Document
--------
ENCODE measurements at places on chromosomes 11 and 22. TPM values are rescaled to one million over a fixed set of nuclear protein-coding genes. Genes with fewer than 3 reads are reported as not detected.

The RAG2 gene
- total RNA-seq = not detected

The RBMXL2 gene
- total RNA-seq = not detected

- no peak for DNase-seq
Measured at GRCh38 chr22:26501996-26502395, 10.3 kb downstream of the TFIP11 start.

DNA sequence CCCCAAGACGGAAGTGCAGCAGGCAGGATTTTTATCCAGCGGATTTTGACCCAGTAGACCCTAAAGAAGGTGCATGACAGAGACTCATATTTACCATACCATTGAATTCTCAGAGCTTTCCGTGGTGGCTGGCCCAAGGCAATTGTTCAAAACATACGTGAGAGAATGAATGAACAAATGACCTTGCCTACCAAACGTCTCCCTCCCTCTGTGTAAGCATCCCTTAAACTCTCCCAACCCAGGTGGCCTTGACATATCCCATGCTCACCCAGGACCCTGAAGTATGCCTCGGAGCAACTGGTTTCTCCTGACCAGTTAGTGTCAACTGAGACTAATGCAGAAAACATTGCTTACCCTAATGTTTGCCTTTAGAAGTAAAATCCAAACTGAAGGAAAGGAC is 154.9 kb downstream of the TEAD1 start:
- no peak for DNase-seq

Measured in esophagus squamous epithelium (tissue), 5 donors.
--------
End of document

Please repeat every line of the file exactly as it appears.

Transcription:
ENCODE measurements at places on chromosomes 11 and 22. TPM values are rescaled to one million over a fixed set of nuclear protein-coding genes. Genes with fewer than 3 reads are reported as not detected.

The RAG2 gene
- total RNA-seq = not detected

The RBMXL2 gene
- total RNA-seq = not detected

- no peak for DNase-seq
Measured at GRCh38 chr22:26501996-26502395, 10.3 kb downstream of the TFIP11 start.

DNA sequence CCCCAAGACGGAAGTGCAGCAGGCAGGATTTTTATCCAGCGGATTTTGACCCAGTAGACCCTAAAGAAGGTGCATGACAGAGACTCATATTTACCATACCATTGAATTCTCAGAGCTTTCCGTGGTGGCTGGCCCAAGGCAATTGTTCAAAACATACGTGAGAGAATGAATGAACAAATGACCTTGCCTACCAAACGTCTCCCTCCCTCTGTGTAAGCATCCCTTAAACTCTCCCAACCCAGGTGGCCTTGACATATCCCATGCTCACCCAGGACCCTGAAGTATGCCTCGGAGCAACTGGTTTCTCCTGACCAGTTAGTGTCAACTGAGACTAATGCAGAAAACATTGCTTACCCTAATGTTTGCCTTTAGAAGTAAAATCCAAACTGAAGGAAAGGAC is 154.9 kb downstream of the TEAD1 start:
- no peak for DNase-seq

Measured in esophagus squamous epithelium (tissue), 5 donors.